Contact at : Michael.Coates [at] owasp.org
AppSensor - Project Lead, project started Summer of Code 2008
Global_Membership_Committee - Member since committee inception November, 2008
OWASP Top 10 2010 - Recognized Contributor
Speaker at following OWASP conferences/events:
- OWASP Minneapolis Chapter, 2011
- OWASP San Antonio Chapter, 2011
- OWASP World Summit - Portugal, 2011
- OWASP AppSec USA California, 2010
- OWASP Northern Virginia Chapter, 2010
- OWASP Chicago Chapter, 2009
- OWASP AppSec EU Poland, 2009
- OWASP World Summit - Portugal, 2008
Full conference speaking history here
Michael Coates is currently the Web Security lead at Mozilla. In this role he is responsible for the security lifecycle of Mozilla web applications that are used by millions of users each day. Michael holds a Master's degree in computer security from DePaul University and a Bachelor of Science degree in computer science from the University of Illinois.
Michael Coates has extensive experience in application security, security code review and penetration assessments. He has conducted hundreds of security assessments for financial, enterprise and cellular customers worldwide. Michael is an active leader in OWASP since 2008. He is the creator and leader of the AppSensor project, a project to create attack aware applications that leverage real time detection and response capabilities, and is a recognized contributor to the 2010 OWASP Top 10. He is a frequent speaker at security conferences including numerous OWASP conferences in US and Europe, the Chicago Thotcon conference, and has provided application security training for BlackHat and many enterprises.
A bit more in my own words...
Today I work at Mozilla, a company of less then 500 people with a massive footprint with over 450 million users. Here I'm responsible for the security of all of our web applications. This includes threat modeling, secure design, training, testing and continual security maintenance. Security can be tough, and perhaps one of the most interesting challenges is designing security solutions that scale and are usable to such a massive number of people.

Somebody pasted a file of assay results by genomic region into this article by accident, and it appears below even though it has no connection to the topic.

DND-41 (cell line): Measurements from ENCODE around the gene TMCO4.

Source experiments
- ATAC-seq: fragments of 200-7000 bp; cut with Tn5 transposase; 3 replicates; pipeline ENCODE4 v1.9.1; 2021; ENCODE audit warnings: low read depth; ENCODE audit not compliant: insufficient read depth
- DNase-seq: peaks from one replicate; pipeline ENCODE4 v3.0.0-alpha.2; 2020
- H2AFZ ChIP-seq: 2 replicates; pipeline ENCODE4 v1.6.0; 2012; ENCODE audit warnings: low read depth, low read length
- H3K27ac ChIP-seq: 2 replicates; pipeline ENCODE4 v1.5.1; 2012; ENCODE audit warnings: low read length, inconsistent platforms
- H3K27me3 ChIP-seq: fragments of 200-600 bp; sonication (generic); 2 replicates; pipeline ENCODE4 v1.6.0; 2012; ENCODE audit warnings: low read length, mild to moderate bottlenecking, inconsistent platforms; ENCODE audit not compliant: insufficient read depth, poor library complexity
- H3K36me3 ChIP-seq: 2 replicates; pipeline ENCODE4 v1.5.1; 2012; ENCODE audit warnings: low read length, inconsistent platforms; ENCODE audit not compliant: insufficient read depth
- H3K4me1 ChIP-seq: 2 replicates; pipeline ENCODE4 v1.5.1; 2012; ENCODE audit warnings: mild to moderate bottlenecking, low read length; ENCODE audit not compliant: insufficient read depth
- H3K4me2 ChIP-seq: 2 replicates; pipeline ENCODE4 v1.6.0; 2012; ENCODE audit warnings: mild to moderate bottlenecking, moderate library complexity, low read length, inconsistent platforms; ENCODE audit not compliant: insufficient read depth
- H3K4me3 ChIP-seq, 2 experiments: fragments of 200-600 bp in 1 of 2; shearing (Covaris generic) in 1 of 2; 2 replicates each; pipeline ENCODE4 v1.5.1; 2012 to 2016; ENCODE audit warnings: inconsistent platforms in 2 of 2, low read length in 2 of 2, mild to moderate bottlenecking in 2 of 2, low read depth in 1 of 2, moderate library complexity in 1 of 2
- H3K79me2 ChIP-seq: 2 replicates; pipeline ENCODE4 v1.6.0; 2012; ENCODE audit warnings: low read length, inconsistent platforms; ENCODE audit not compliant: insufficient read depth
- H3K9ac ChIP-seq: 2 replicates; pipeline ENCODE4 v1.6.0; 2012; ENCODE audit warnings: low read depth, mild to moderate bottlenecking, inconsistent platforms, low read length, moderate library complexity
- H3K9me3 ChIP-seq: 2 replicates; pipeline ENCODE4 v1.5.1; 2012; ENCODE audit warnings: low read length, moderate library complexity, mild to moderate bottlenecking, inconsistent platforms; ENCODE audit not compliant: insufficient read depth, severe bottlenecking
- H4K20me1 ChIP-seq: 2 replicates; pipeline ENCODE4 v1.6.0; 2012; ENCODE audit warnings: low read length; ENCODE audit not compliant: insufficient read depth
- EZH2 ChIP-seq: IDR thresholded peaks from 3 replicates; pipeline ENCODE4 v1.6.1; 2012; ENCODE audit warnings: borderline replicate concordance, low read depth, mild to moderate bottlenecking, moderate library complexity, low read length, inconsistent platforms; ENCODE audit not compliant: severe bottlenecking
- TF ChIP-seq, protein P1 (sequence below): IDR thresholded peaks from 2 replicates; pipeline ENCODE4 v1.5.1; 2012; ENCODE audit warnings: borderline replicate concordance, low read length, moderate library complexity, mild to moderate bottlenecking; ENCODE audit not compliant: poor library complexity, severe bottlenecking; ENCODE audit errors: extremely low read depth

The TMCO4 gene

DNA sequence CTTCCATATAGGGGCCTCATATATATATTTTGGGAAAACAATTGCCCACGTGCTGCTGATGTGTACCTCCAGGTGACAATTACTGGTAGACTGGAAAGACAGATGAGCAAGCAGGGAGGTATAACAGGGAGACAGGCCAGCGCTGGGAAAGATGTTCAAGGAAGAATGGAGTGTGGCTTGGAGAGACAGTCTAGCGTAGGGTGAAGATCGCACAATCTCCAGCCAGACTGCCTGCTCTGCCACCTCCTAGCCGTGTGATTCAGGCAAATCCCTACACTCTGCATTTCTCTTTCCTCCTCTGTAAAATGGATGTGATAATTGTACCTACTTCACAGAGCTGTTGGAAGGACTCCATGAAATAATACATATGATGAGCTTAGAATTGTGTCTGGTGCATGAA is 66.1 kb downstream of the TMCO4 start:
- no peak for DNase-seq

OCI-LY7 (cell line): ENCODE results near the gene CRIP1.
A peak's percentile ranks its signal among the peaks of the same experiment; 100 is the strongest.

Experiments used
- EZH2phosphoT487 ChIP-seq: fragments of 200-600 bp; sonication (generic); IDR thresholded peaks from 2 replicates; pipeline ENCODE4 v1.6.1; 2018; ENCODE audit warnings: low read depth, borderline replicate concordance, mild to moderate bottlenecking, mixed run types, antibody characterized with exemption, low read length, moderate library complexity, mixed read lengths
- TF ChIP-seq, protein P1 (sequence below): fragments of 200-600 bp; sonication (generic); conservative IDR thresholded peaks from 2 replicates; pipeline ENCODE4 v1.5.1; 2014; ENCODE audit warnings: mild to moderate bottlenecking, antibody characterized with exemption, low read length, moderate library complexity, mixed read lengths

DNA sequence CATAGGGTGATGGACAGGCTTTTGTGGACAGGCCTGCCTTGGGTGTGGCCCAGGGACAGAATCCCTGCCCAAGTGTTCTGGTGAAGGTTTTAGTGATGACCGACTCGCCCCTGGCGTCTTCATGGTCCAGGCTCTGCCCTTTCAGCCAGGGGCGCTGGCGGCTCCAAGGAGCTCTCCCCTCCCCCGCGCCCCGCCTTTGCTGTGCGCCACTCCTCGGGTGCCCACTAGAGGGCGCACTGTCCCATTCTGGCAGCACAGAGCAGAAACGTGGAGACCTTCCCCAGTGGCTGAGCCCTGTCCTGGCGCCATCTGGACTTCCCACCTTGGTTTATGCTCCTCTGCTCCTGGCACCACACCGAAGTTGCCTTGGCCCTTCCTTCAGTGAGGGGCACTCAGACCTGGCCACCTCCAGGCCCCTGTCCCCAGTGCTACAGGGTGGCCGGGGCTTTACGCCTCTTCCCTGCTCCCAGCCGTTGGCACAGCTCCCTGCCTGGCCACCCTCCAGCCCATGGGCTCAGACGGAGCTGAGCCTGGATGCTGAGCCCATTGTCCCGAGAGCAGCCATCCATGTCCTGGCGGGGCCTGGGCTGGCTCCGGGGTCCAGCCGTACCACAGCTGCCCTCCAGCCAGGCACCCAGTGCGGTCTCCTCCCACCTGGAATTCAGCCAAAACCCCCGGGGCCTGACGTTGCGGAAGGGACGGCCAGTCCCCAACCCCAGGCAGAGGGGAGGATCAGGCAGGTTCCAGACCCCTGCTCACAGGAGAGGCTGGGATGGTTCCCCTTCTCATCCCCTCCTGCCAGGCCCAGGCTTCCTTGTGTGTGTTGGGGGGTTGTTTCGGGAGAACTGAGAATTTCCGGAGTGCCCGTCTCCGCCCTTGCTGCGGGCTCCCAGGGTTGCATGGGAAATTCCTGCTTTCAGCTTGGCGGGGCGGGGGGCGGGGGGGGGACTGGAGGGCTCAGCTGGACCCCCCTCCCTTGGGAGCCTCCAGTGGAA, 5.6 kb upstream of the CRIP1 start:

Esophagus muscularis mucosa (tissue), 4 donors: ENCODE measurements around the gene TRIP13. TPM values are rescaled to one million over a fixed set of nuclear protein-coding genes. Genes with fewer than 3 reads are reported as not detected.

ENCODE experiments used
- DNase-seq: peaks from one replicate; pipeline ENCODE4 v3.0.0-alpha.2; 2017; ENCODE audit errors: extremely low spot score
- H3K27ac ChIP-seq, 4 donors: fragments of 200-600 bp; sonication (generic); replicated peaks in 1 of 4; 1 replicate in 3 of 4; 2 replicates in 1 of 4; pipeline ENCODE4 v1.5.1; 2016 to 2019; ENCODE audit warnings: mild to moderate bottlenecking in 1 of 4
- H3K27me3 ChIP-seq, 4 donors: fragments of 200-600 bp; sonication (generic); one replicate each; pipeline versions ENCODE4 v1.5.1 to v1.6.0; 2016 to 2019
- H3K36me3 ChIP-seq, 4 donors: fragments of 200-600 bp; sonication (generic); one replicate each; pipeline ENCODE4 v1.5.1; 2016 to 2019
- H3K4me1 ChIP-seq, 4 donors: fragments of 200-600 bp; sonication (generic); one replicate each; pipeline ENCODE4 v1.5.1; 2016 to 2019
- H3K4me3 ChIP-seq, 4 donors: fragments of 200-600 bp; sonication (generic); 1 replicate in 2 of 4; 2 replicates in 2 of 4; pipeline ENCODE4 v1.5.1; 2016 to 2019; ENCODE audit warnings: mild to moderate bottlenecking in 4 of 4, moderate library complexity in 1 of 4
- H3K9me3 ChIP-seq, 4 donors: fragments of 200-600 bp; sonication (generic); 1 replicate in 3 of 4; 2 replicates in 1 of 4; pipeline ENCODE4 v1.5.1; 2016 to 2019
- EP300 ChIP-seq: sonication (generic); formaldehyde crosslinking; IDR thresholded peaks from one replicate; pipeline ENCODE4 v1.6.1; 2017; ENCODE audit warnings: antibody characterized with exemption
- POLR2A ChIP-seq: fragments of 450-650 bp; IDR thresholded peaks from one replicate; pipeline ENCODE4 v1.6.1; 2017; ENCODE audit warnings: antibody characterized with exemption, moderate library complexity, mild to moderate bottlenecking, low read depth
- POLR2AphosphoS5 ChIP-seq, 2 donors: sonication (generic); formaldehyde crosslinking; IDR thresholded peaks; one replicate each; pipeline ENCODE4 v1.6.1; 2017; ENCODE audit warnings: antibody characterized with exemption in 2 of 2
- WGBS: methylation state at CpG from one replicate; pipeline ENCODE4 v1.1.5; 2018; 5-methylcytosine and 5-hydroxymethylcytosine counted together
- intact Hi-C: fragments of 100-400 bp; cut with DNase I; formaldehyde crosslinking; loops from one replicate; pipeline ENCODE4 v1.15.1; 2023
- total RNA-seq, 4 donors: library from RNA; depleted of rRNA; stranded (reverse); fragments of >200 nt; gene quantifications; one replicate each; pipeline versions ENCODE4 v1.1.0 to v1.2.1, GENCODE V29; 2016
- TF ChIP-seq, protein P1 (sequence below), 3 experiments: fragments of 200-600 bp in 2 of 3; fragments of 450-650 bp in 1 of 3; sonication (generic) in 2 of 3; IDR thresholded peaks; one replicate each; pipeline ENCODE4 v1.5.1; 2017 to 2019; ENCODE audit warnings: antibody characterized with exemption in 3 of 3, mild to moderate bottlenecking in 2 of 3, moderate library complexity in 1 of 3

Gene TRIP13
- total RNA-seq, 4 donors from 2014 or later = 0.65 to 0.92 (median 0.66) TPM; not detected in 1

Security is what I do. Like many of us in the security industry, this is more than just a means of employment, it's a hobby and a passion. Throughout my professional career I've had the opportunity to assess and secure a wide variety of systems. Straight out of college my career started in the risk division of a CPA firm. With a focus on financial institutions, our security team performed traditional no knowledge black box penetration assessments, internal network assessments, and even social engineering. Some of my best security stories involve the stories and persona I invented in order to talk my way into the bank's vault or server room (all part of the approved engagement of course).
My next opportunity led me to a major telecommunication and mobile company. I had the opportunity to work in the security operations center for a period of time where I gain an eye opening experience being on the "other side of the fence". Tasked with defending and investing attacks on a network of 150K seats, there was never a dull moment. I also had the opportunity to transition into the consulting division where I performed secure architecture design review on mobile and telecommunications networks. Another great security story involved an assessment where, with just a tethered cell phone and an international data connection, I was able to gain full control of the data service for the targeted mobile provider in Asia.
I was fortunate enough to land a spot in a top-notch application security consulting firm. With this company I was able to focus every day on threat modeling, code review and web application penetration assessments for the most critical applications in the world. From working on major financial systems to voting devices, I had a chance to really see it all.
Don't get me wrong, the deep dive into the technical items is great. I've done it for years. But the key item has been translating these technical issues into the overall risk to the business and users. Managing risk is the driving factor for everything that we end up doing in security.